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Some people drive distracted despite knowing the danger, UC Merced survey says

December 1, 2016

People know using their cellphone while driving is dangerous, but they do it anyway, according to a recent survey of UC Merced students.












An assistant public health professor at UC Merced, Stephen Wooding, left, a 20-year-old public health and psychology student Morelia Marines, middle, and 20-year-old public health student Nicole Morgan, right, at UC Merced on Nov. 17, 2016. Wooding taught a research method public health class that researched the knowledge and beliefs of students on distracted driving. Both Morgan and Marines were in the semester-long class. Courtesy of Stephen Wooding

Professor Stephen Wooding and his public health class dived into a research project examining what people know about distracted driving and how they feel about it.

“We wanted to determine what they know compared to the research,” Wooding said.

Students conducted a 10-question survey involving about 130 UC Merced students. The survey suggests most students use their cellphones while driving, despite understanding the dangers.

“I just feel overall it’s shocking,” said Nicole Morgan, a 20-year-old student in the public health class. “People know how bad it is to text and drive but they do it anyway.”

Texting, checking a cellphone, talking on the phone or talking to a passenger are all forms of distracted driving, Wooding said.

The research stemmed from studies done by David Strayer, a cognitive neuroscientist who has been examining how distracted driving and the brain correlate for the past 12 years.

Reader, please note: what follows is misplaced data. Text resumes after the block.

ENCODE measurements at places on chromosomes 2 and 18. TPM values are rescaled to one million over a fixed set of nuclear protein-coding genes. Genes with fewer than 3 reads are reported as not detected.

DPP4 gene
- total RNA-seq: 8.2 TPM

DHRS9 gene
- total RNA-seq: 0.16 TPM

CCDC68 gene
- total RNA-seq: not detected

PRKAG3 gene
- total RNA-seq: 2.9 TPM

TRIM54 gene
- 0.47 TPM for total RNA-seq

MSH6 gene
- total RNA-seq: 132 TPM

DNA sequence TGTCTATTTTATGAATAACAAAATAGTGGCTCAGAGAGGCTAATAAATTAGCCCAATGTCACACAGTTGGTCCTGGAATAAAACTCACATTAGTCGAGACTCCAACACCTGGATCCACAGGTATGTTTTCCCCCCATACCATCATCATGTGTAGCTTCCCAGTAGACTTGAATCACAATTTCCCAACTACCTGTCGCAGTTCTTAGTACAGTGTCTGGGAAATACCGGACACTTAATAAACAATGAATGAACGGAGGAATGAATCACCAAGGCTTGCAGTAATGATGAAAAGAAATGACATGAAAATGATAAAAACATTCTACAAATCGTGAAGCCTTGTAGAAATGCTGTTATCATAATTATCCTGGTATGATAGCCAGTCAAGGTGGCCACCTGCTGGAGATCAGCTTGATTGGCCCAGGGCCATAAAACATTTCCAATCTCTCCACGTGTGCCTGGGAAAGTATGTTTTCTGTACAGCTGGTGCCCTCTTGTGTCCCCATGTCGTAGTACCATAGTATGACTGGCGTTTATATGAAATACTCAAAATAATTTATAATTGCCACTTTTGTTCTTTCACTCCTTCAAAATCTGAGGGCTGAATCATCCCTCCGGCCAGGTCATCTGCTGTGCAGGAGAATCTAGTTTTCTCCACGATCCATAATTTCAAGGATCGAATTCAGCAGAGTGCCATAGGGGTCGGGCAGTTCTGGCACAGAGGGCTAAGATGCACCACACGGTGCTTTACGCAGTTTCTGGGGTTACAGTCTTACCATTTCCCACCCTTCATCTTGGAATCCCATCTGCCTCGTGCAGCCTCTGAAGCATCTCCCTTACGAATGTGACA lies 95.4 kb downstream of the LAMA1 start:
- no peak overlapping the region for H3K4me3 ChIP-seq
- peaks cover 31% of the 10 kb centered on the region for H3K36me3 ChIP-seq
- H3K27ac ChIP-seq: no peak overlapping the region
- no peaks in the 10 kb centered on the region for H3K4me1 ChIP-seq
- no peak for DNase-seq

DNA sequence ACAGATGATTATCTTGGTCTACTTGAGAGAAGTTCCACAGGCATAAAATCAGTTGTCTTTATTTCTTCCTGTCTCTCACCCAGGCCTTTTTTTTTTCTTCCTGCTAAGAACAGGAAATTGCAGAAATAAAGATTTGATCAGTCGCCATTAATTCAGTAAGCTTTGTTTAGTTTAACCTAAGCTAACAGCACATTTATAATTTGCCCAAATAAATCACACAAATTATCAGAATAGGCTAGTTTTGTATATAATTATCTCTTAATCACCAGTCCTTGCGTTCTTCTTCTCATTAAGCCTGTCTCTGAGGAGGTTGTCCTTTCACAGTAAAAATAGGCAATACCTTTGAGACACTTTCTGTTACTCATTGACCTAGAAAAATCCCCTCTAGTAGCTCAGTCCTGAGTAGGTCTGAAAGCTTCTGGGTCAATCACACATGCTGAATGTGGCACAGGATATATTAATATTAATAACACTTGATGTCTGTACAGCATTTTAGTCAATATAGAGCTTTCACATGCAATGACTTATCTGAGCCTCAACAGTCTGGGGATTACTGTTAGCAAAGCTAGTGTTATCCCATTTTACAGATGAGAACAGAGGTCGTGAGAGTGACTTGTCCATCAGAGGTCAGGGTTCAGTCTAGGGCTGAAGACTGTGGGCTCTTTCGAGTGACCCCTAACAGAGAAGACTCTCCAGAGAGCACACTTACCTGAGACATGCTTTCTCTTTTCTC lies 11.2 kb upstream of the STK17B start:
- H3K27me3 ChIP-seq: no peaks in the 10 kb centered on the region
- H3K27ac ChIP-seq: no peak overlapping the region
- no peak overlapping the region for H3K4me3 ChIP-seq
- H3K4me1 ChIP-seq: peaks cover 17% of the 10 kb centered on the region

Drivers talking on a cellphone are four times as likely to be in a car accident than those who aren’t, Strayer found, the same odds for someone driving under the influence of alcohol or drugs.

“This was really impactful and changed my view,” Morgan said.

According to the data, about 40 percent of students agreed talking on the phone is equivalent to drunken driving. More than 50 percent thought talking on the phone was safer than drunken driving.

“The main message is they underestimated the impairment of talking on the phone while driving,” Wooding said.

The class also used data from the National Highway Traffic Safety Administration, which ranked distracted driving as the No. 1 cause for accidents in the country.

“There’s a disparity between what students know and students’ behavior,” Wooding said.

The research also revealed misconceptions about using hands-free devices. More than 60 percent of students believed talking on a headset was safer than holding the phone, but experts say having any conversation distracts the driver from the road.

Morelia Marines, a public health student in the research class, said many people don’t realize their minds are distracted, even though their eyes are on the road.

About 33 percent of students surveyed said they are more likely to use their phone at some point while they’re driving. According to their data, most students overestimated their abilities to talk on the phone and drive.

“They just need to act on it,” Marines said. “It’s difficult to get people to do it.”

Wooding said he hopes the project provokes people’s interest in what they can do in the world after having this knowledge.

“It’s important to get the info out so people can start thinking of ways to change their behavior, even if they don’t do it themselves,” Morgan said.

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